This past Tuesday, December 15th, the Brass Tap in Boynton Beach hosted a Sam Adams brewery beer and cheese pairing event, which featured for its big finale a pour of the 2015 Utopias.
Utopias this year was released last month, becoming the ninth batch Sam Adams has brewed since 2002. The 28% ABV beer is sold in a limited quantity, just 15,000 bottles nationwide. Utopias are blended with previous vintages going as far back as 1992. It is then finished in the Barrel Room at the Samuel Adams Boston Brewery in Cognac, Armagnac, ruby port, sweet Madeira,Buffalo Trace Bourbon, and White Carcavelos wine barrels. With this wine-like character, the beer is left uncarbonated.
I’ve been intensely curious about this beer for years, since hearing about it myself about eight years ago. Since bottles are $200 each, I never got around to budgeting for one. Luckily, the Brass Tap in Boynton Beach decided to open their allocated bottle with some customers.
For a few hours, about a dozen of us sat around a few tables to eat some fantastic cheese and drink even better beer, learning about Sam Adams and the power of beer with food.
The first beer of the evening was a pint of Sam Adams Boston Lager, the brewery’s iconic flagship amber lager, paired with a 15 month aged cheddar. The caramel and pine from the lager aimed squarely at the sharpness of this cheese, creating a contrast of experiences.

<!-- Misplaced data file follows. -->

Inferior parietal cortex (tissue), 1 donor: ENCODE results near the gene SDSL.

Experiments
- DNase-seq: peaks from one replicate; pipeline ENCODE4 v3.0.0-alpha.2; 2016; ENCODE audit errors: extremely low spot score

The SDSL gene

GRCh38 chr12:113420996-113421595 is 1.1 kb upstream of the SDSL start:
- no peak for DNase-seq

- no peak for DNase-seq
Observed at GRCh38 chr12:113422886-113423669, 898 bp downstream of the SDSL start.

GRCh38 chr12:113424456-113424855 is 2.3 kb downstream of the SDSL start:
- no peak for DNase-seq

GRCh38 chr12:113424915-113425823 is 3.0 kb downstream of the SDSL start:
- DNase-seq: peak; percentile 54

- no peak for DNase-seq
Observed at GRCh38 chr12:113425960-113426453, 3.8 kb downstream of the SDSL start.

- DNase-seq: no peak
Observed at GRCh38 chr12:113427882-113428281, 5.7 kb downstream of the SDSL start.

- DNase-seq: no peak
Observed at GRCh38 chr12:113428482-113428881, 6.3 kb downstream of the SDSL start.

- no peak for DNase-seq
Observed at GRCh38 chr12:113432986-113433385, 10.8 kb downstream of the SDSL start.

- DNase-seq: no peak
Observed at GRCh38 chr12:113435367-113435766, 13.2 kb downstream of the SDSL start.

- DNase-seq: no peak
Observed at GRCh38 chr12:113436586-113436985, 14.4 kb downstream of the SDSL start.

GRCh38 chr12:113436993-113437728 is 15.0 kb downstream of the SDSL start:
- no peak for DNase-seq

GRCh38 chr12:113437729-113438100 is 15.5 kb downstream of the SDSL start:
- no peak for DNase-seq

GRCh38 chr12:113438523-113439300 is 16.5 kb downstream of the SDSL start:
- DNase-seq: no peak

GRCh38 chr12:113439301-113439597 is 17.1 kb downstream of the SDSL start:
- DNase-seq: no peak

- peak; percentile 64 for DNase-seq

Up next was a four ounce pour of Tetravis, a 10.2%ABV Belgian quad styled beer ripe with raisin and fig flavors. The boldness paired well with a creamy goat cheese.
Third on the sampling was the Stony Brook Red, a beer inspired by Flemish reds, complete with a dosing of Brettanomyces and blended with some Kosmic Mother Funk, a wild ale concocted by the Boston brewery. This came to the table with a spreadable and funky Camembert cheese. The slightly sweet and tart Stony Brook cut right through this piquant cheese, proving to many in attendance that yes, beer is really damn good at complementing cheese.
Finally came the moment. Mike built our anticipation, and expertly poured out our samples. Though founder and brewer Jim Koch recommends a 2 ounce pour to fully enjoy this extreme beer, we were limited to a single ounce in a wine glass. As it was delivered to the table, a silence fell upon us as we took in the sights and sounds.
It pours with a garnet red color, void of any carbonation or hint of lacing in any form. The aromas are that of well crafted cognac or brandy. Sipping this beer brought me to instant enjoyment. It drinks smoothly with golden tones of port, maple, and the richest of barleywines. Though it drinks much like a liquor, there is still that core of ‘beer’ between it all, somehow.
We were able to enjoy this with a handful of 70% cacao organic dark chocolate.
I see now what the fuss is all about, and can see how people can drop $200 on a bottle of this beverage. Some may scoff at the price, for sure, and I still do. It’s quite a bit to pay. But for an experience like this, the modest cost of entry was worth it.